The court similarly interprets its own precedent as requiring it to “hew strictly to the list of exceptions to grand jury secrecy.” In a lengthy footnote, it addresses perhaps the most powerful case marshalled by McKeever in support of his position: Haldeman v. Sirica. In Haldeman, the D.C. Circuit upheld the decision of Chief Judge John Sirica of the U.S. District Court for the District of Columbia to disclose sealed grand jury records relating to the Watergate investigation to the House Judiciary Committee outside of the strict bounds of Rule 6(e). In McKeever, the court attacks the rationale of the Haldeman majority as “ambiguous” for expressing only “‘a general agreement’ with the district court’s decision.” In order to reconcile Haldeman with its holding in the case before it, the court explains that the disclosure in Haldeman was permissible not because of any inherent authority of the court to release the records, but because it actually fell within an express exception to the rule of grand jury secrecy —that for “judicial proceedings.”
The court next considers McKeever’s other arguments. McKeever’s contention that district courts are not bound by the rule of secrecy because they are not listed as persons to whom it applies fails, the court writes, because the custodians of grand jury materials—attorneys for the government—are bound by the rule. For that reason, it is not necessary that district courts also be listed in the rule. Furthermore, the court states that grand jury materials are not “judicial records” because, while grand juries may act “under judicial auspices,” their relationship with the judicial branch is at arms-length.
Next, the court considers McKeever’s argument that Rule 6(e) did not displace the courts’ authority over grand jury materials at common law—a view adopted by some of the court’s sister circuits. But the court simply finds that stance impossible to square with the proper reading of Rule 6(e), because it would make the rule’s limiting phrase “unless these rules provide otherwise” ineffectual. The court acknowledges that this holding will put it at odds with the Seventh and Eleventh Circuits but appears unable to avoid the schism. It instead sides with the Sixth Circuit in declining “to craft an exception to grand jury secrecy outside the terms of the Rule.”
Finally, the court addresses policy arguments advanced by McKeever particular to the facts of this case. Maintaining secrecy is necessary to serving the “vital interests” of grand jury secrecy even in this case, despite the passage of time and likely death of all witnesses, because, the court fears, disclosure even decades after a witness’s testimony or even death might have a chilling effect on future witnesses, who may fear that their legacy will be tarnished or that their testimony will become the subject of a book. Maintaining secrecy is also key to preventing district courts from creating additional exceptions to grand jury secrecy—since a district court first claimed inherent authority to disclose grand jury material in In re Petition of Kutler, the court explains, there have been a steady stream of requests for disclosures.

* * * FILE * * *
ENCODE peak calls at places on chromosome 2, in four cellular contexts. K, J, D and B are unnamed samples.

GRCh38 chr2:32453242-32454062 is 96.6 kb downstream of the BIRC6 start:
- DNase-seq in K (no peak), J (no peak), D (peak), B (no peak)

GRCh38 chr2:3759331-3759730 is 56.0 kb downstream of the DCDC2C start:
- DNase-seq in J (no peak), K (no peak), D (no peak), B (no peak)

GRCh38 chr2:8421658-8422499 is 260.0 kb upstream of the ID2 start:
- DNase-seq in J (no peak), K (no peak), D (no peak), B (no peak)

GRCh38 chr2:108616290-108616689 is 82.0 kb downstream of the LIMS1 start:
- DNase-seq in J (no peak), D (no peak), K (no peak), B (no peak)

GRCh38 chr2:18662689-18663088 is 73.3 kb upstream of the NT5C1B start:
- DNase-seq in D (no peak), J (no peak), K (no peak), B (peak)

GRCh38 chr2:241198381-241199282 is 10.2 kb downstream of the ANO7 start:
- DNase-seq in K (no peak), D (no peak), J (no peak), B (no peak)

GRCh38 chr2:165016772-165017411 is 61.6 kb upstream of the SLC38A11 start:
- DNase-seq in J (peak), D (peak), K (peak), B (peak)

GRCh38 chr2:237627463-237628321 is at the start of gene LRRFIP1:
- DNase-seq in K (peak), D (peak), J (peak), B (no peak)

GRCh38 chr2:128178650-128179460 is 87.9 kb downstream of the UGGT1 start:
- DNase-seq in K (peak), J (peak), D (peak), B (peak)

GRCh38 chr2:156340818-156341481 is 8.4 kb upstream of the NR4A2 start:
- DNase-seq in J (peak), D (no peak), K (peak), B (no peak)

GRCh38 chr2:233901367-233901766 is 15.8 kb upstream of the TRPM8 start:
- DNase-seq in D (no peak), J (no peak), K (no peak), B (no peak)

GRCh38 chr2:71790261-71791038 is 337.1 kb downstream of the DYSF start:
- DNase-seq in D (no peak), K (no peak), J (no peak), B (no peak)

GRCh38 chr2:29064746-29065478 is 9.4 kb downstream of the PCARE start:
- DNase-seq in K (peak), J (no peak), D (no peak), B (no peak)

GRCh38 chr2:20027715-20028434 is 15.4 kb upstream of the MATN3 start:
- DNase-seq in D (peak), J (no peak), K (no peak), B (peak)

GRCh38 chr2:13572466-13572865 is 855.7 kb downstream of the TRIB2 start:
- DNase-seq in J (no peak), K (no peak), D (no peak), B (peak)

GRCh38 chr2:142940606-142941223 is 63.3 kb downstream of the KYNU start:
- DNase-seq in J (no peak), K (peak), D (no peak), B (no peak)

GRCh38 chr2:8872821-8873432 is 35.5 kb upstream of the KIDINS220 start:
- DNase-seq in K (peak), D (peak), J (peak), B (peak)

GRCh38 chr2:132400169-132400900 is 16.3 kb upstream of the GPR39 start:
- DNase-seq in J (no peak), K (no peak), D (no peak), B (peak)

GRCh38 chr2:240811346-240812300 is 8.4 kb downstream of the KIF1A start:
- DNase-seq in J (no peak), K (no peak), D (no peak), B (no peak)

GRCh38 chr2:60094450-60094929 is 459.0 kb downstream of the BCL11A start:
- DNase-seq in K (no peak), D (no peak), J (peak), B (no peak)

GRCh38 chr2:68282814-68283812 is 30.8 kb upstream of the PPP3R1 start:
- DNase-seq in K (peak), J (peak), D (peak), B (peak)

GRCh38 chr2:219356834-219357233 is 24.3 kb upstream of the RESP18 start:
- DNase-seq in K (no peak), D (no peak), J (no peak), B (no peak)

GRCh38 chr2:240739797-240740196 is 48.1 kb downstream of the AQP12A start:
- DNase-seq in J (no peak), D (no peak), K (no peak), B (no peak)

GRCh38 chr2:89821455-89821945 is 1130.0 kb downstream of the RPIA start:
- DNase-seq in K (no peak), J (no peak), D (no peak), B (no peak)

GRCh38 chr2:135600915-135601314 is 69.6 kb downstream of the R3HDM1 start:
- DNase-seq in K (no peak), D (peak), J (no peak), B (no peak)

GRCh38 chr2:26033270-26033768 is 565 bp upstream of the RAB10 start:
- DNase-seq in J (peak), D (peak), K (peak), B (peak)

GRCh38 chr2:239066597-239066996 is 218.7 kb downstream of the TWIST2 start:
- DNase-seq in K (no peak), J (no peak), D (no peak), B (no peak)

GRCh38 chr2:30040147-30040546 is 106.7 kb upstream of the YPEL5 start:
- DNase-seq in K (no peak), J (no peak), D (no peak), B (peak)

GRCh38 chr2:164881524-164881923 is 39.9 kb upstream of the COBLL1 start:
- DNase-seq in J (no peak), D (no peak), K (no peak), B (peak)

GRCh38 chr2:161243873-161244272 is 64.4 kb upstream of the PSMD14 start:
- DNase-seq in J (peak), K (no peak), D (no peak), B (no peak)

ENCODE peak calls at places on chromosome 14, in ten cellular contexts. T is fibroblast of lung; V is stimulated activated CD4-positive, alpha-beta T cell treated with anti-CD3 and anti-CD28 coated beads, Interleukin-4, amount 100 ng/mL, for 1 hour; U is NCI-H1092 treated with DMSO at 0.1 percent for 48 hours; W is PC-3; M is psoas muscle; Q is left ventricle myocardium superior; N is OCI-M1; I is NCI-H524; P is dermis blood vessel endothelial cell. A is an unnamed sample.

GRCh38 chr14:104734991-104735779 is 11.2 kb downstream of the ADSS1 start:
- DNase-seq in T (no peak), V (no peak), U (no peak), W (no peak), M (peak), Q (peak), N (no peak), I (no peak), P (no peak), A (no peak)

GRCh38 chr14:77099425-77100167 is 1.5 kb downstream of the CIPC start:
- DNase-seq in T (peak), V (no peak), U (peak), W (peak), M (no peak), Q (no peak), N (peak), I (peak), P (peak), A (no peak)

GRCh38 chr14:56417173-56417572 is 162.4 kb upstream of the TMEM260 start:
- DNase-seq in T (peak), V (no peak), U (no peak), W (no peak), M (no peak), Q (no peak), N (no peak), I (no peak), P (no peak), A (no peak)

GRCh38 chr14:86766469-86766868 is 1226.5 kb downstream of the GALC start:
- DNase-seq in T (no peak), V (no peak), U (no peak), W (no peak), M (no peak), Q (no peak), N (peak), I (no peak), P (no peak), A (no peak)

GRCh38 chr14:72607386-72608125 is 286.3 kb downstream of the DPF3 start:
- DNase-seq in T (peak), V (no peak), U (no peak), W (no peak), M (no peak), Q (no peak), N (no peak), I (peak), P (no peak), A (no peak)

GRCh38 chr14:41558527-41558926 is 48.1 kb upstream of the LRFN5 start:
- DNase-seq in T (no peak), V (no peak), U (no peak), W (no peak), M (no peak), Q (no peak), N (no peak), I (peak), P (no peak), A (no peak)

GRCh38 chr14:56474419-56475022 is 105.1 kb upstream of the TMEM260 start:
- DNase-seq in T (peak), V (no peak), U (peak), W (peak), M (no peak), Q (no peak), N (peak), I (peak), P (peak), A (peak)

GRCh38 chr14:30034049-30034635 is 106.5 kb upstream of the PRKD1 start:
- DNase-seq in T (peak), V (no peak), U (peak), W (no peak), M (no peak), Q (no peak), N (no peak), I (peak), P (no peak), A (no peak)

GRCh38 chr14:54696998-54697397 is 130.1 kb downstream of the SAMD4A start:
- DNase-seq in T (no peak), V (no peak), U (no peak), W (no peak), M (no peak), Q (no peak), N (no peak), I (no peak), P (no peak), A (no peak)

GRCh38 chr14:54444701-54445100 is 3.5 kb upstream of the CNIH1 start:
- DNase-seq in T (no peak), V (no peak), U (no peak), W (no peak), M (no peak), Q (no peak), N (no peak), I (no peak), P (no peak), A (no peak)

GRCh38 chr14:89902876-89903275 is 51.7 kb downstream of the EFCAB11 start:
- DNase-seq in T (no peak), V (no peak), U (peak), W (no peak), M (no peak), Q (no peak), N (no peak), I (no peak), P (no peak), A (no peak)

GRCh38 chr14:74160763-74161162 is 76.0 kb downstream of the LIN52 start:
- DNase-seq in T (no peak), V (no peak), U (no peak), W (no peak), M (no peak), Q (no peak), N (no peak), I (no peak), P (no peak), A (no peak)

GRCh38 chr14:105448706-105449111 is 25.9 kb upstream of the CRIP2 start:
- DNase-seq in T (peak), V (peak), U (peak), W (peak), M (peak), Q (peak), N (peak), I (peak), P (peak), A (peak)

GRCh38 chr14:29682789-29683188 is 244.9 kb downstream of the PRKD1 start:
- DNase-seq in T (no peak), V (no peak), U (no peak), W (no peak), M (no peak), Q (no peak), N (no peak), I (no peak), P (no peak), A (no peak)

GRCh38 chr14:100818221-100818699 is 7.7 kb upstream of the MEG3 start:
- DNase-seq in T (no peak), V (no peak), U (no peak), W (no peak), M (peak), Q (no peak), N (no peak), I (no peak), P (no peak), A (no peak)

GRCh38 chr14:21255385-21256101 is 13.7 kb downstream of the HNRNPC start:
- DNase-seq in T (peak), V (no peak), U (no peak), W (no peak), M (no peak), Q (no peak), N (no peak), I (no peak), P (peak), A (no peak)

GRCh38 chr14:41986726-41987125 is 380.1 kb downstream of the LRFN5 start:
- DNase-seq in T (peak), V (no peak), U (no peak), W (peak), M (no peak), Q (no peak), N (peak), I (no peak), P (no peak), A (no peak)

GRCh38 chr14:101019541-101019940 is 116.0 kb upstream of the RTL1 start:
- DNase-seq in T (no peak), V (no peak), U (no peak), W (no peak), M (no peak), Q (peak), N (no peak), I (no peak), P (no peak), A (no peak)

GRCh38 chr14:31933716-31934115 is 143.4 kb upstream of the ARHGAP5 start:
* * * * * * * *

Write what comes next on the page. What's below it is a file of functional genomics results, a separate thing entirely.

Judge Srinivasan’s Dissent
Judge Srinivasan’s brief dissent focuses on Haldeman, which he reads as ratifying Judge Sirica’s decision to release grand jury material under the court’s inherent authority—counter to the majority’s understanding of Haldeman as upholding the district court’s ruling under the exception for judicial proceedings. Judge Srinivasan notes language in Judge Sirica’s opinion indicating that the chief judge understood himself to be acting outside the scope of Rule 6(e) exceptions: among other decisions, Judge Sirica cited the Second Circuit’s 1973 ruling in In re Biaggi, in which the court allowed disclosure of grand jury material despite finding that the judicial proceeding exception was “inapplicable.” Though Judge Sirica described the House Judiciary Committee as “a body that in this setting acts simply as another grand jury,” Judge Srinivasan writes, this description did not implicate the judicial proceeding exception but rather emphasized the low risk that the committee would inappropriately release sensitive information.
Judge Srinivasan therefore argues that the D.C. Circuit’s ruling in Haldeman affirmed Judge Sirica’s release of grand jury material under the court’s inherent authority to do so, even though Haldeman did not contain “meaningful analysis of Rule 6(e)’s terms.” He points to recent rulings by the Eleventh Circuit (in Pitch v. United States) and the Seventh Circuit (in Carlson v. United States), siding with them rather than the Sixth Circuit, as the majority does.
The question of what will happen with grand jury material contained in the Mueller report has assumed an even greater urgency in recent days. Calls for Barr to release the report have grown, while investigators in the special counsel’s office have suggested that the report’s findings are more troubling for President Trump that Barr’s initial four-page letter summarizing the report’s top-line conclusions let on. As the back-and-forth continues between the House Judiciary Committee and the Justice Department over the Mueller report, McKeever may take on an outsize importance.